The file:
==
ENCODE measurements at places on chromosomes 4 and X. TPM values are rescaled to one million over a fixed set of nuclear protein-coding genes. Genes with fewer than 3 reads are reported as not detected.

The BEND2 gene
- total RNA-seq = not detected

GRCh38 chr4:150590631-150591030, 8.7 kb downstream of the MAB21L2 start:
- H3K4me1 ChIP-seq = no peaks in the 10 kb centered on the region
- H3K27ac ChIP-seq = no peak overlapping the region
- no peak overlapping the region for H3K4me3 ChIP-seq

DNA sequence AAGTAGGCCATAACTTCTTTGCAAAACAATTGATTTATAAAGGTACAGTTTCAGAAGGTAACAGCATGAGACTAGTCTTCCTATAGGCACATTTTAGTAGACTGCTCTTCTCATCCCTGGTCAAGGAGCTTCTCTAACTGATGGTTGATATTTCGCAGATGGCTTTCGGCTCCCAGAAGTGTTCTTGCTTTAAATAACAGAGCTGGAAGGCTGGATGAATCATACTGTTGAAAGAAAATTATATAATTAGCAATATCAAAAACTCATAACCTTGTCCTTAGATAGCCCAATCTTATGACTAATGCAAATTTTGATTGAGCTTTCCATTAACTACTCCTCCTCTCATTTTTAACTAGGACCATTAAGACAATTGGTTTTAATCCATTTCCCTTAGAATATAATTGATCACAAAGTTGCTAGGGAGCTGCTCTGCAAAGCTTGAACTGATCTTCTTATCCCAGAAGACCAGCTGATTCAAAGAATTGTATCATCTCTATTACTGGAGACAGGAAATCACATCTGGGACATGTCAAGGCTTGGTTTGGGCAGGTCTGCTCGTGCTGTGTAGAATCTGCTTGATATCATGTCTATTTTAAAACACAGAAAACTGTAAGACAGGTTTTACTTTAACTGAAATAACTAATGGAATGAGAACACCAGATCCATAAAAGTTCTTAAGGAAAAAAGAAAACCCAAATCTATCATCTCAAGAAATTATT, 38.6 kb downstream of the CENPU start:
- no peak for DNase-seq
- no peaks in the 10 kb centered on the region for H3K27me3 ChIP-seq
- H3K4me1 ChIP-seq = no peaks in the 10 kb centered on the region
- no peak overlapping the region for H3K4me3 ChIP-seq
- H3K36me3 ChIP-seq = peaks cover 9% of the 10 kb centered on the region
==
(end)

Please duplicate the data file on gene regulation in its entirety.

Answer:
ENCODE measurements at places on chromosomes 4 and X. TPM values are rescaled to one million over a fixed set of nuclear protein-coding genes. Genes with fewer than 3 reads are reported as not detected.

The BEND2 gene
- total RNA-seq = not detected

GRCh38 chr4:150590631-150591030, 8.7 kb downstream of the MAB21L2 start:
- H3K4me1 ChIP-seq = no peaks in the 10 kb centered on the region
- H3K27ac ChIP-seq = no peak overlapping the region
- no peak overlapping the region for H3K4me3 ChIP-seq

DNA sequence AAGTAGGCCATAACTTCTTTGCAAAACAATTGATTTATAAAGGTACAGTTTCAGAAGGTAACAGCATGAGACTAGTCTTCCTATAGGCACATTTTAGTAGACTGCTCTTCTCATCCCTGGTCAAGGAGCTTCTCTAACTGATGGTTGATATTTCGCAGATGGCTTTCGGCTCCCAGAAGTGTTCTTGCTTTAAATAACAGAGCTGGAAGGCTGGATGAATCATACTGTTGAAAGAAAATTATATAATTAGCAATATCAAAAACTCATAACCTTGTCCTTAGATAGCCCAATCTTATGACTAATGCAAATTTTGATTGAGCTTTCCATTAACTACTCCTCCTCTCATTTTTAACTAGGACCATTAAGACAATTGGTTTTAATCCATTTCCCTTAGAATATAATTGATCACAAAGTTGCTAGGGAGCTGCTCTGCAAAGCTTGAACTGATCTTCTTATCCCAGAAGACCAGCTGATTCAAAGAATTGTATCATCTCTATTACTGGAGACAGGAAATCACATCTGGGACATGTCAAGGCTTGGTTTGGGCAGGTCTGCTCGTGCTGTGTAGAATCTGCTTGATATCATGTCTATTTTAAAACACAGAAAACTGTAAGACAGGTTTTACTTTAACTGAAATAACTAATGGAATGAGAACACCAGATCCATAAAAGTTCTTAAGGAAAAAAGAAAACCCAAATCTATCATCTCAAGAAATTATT, 38.6 kb downstream of the CENPU start:
- no peak for DNase-seq
- no peaks in the 10 kb centered on the region for H3K27me3 ChIP-seq
- H3K4me1 ChIP-seq = no peaks in the 10 kb centered on the region
- no peak overlapping the region for H3K4me3 ChIP-seq
- H3K36me3 ChIP-seq = peaks cover 9% of the 10 kb centered on the region